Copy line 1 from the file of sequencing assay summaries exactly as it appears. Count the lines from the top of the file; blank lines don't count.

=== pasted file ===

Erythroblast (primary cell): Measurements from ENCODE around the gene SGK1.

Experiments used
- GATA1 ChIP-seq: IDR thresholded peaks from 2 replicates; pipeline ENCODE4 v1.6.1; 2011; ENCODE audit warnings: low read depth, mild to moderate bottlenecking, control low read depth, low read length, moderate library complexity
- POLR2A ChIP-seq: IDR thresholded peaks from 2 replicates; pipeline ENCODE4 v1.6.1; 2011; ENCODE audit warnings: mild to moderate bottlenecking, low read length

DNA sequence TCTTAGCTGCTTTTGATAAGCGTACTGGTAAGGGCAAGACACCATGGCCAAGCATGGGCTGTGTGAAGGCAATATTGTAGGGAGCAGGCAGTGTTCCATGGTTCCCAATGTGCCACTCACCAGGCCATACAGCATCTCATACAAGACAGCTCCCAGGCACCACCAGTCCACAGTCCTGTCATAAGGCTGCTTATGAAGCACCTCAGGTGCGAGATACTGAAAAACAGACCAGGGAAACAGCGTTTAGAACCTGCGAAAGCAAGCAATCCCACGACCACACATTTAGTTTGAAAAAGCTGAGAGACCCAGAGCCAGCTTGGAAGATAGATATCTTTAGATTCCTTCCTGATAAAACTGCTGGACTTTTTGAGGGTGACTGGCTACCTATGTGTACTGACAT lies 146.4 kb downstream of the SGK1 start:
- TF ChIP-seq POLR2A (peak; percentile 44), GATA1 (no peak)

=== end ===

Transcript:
Erythroblast (primary cell): Measurements from ENCODE around the gene SGK1.